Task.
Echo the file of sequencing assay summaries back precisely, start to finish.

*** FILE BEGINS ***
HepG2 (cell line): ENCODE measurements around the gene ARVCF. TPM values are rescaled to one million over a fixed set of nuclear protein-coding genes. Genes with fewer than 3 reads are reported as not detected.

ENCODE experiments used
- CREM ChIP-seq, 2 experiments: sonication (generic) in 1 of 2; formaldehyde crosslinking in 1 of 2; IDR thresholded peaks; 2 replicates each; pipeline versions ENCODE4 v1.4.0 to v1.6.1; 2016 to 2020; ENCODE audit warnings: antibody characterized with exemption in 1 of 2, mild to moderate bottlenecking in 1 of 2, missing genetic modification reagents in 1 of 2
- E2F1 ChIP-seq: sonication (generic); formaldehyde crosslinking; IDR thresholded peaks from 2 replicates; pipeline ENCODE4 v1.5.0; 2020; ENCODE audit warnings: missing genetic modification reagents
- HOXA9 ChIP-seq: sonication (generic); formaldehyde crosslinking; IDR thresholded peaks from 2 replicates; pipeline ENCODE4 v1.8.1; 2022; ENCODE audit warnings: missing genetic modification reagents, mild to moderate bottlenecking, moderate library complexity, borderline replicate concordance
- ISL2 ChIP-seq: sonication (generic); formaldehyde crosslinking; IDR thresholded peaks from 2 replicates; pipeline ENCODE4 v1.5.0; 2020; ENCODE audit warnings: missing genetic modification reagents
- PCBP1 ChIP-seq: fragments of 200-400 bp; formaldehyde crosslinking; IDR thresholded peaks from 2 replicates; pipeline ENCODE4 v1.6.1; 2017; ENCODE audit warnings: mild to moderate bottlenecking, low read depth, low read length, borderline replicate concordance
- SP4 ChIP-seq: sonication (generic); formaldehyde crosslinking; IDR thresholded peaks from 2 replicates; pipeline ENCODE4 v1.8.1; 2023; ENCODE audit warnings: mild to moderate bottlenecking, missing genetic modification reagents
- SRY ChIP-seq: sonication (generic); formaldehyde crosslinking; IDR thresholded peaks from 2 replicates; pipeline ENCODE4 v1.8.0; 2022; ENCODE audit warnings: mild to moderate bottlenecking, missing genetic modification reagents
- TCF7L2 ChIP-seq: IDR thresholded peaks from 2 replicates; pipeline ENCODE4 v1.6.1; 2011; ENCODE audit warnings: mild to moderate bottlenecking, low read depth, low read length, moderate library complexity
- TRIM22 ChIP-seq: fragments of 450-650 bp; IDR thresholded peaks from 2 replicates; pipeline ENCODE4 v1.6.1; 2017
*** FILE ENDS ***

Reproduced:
HepG2 (cell line): ENCODE measurements around the gene ARVCF. TPM values are rescaled to one million over a fixed set of nuclear protein-coding genes. Genes with fewer than 3 reads are reported as not detected.

ENCODE experiments used
- CREM ChIP-seq, 2 experiments: sonication (generic) in 1 of 2; formaldehyde crosslinking in 1 of 2; IDR thresholded peaks; 2 replicates each; pipeline versions ENCODE4 v1.4.0 to v1.6.1; 2016 to 2020; ENCODE audit warnings: antibody characterized with exemption in 1 of 2, mild to moderate bottlenecking in 1 of 2, missing genetic modification reagents in 1 of 2
- E2F1 ChIP-seq: sonication (generic); formaldehyde crosslinking; IDR thresholded peaks from 2 replicates; pipeline ENCODE4 v1.5.0; 2020; ENCODE audit warnings: missing genetic modification reagents
- HOXA9 ChIP-seq: sonication (generic); formaldehyde crosslinking; IDR thresholded peaks from 2 replicates; pipeline ENCODE4 v1.8.1; 2022; ENCODE audit warnings: missing genetic modification reagents, mild to moderate bottlenecking, moderate library complexity, borderline replicate concordance
- ISL2 ChIP-seq: sonication (generic); formaldehyde crosslinking; IDR thresholded peaks from 2 replicates; pipeline ENCODE4 v1.5.0; 2020; ENCODE audit warnings: missing genetic modification reagents
- PCBP1 ChIP-seq: fragments of 200-400 bp; formaldehyde crosslinking; IDR thresholded peaks from 2 replicates; pipeline ENCODE4 v1.6.1; 2017; ENCODE audit warnings: mild to moderate bottlenecking, low read depth, low read length, borderline replicate concordance
- SP4 ChIP-seq: sonication (generic); formaldehyde crosslinking; IDR thresholded peaks from 2 replicates; pipeline ENCODE4 v1.8.1; 2023; ENCODE audit warnings: mild to moderate bottlenecking, missing genetic modification reagents
- SRY ChIP-seq: sonication (generic); formaldehyde crosslinking; IDR thresholded peaks from 2 replicates; pipeline ENCODE4 v1.8.0; 2022; ENCODE audit warnings: mild to moderate bottlenecking, missing genetic modification reagents
- TCF7L2 ChIP-seq: IDR thresholded peaks from 2 replicates; pipeline ENCODE4 v1.6.1; 2011; ENCODE audit warnings: mild to moderate bottlenecking, low read depth, low read length, moderate library complexity
- TRIM22 ChIP-seq: fragments of 450-650 bp; IDR thresholded peaks from 2 replicates; pipeline ENCODE4 v1.6.1; 2017